Preparation is essential for success in all endeavors…especially bodybuilding. Every Weekend I spend quite a bit of time prepping my food for the week, so I thought i’d share a few pics…by Saturday afternoon I had every meal for the week made
First meal of the day if are breakfast muffins made from eggs, eggwhites, oats, asparagus and seasonings
Meals 2 & 3 are comprised of Chicken, Broccoli, Yucaton Guacamole, spicy brown mustard, Red Hot and Cholula + Black Pepper + Mrs. Dash Southwest Chipotle Seasoning (in the picture you mainly just see broccoli)
Meal 4 (which is my preworkout meal) is comprised of Turkey Cutlet, Broccoli, Hummus and Sweet Potato
After my workout I have muffins made ahead of time from eggwhites, whey, sweet potato, oats, pumpkin puree + seasonings
My 6th meal of the day is a imple bridge meal between my PWO meal and my pre-bedtime meal: Turkey Cutlets and Brussel Sprouts w/ seasonings
My last meal of the day is the only one not prepped ahead of time…eggwhites + either natural PB or raw almond butter w/ some Saigon Cinnamon.
The majority of my meals are consumed while i’m busy, training clients or in transit between the gym and home, so everything needs to be ready ahead of time
“Failing to prepare is preparing to fail!”
So if you’ve been paying attention to my blog, I recently am more concerned with metabolic acidosis, see the following post to catch:
Over the last several days I have made modifications to my diet in an effort to add more alkalizing foods. During the latter stage of contest prep, I am limited to what I can add…I can substitute things of equal caloric value (replace an acidic fat source like natural peanut butter with an alkaline fat source like raw almond butter), but I cannot add calories (adding citrus fruits to meals for their alkalizing effect…I will be able to do this in a few weeks).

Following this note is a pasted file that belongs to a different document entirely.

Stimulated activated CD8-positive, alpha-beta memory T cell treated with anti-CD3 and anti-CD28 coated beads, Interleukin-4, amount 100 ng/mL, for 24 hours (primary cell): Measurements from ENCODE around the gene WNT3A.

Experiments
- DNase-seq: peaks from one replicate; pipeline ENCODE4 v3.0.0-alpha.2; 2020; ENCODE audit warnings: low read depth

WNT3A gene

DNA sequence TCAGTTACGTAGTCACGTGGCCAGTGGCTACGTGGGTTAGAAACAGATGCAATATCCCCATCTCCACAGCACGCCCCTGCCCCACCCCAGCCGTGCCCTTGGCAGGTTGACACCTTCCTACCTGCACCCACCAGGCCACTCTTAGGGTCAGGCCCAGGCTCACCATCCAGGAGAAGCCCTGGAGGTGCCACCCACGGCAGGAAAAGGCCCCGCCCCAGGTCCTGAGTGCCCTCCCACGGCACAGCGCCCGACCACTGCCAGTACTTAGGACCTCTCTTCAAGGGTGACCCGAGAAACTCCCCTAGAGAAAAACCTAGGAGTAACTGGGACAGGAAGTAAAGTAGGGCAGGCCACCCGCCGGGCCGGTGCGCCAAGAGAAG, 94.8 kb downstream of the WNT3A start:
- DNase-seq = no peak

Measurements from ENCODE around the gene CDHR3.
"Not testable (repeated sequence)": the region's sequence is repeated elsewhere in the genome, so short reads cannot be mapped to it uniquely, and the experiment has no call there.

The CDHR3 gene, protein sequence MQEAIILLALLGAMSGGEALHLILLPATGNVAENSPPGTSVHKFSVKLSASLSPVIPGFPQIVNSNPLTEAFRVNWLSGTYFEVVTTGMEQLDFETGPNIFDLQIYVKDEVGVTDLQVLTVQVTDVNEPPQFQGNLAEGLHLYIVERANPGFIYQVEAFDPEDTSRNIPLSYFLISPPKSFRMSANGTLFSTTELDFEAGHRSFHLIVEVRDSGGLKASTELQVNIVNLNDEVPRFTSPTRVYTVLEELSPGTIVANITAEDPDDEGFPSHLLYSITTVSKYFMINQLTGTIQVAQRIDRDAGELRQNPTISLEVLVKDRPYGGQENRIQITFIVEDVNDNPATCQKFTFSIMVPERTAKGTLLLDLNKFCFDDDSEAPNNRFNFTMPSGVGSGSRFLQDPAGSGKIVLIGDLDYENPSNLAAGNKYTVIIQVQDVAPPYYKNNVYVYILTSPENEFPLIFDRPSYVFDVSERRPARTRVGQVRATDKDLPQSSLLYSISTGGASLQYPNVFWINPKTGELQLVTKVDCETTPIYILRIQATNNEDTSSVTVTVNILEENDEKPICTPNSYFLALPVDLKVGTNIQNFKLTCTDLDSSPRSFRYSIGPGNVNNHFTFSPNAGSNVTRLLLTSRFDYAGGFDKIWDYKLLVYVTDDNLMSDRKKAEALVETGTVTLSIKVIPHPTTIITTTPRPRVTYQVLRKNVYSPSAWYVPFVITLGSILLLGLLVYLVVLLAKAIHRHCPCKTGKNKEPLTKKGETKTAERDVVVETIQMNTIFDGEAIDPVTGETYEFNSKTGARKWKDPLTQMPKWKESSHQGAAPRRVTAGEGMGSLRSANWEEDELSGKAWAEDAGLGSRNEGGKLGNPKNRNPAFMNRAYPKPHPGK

In my initial post I provided a link to Derek Charlebois’ article…I want to give him credit here for providing some helpful tips.
One easy way he pointed out to balance the pH is to incorporate unpasteurized organic apple cider vinegar…no added calories!!!
I immediately began researching this product and quickly realized there are numerous health benefits to regular ingestion of ACV aside from the alkalizing effect (which was my interest)
-good for skin, reduces acne
-immune function (malic acid-anti-viral, anti-bacterial, anti fungal)
-strengthen bones and teeth (calcium)
-helps with conditions such as dermatitus, gout and arthritus
-helps break down fat (making fat more useable and less likely to be stored), improves metabolism
-helps lower high blood pressure (pectin)
-helps stabilize blood glucose levels (acetic acid: slows digestion of starch)
-helps with detoxification
If it does half of these things, there’s no reason everyone shouldn’t be using it! a bottle with around 64 servings is $3.79!
Needless to say, I picked some up today and began using it tonight…2 tablespoons diluted with water twice a day (don’t drink it straight or you’ll burn your throat and ruin your teeth! 1st thing in the morning + mid-day
Additionally, i’ll be adding a couple grams of glutamine to meals for the alkalizing effect:
Thanks for the help Derek!
Here’s an excellent article written by Derek Charlebois…a very informative look at an element of nutrition many likely overlook or are completely unaware of:
Here’s a helpful list:
Thanks to Juliet for sharing this article with me, which drives home some of the points I was trying to make in my original post about milk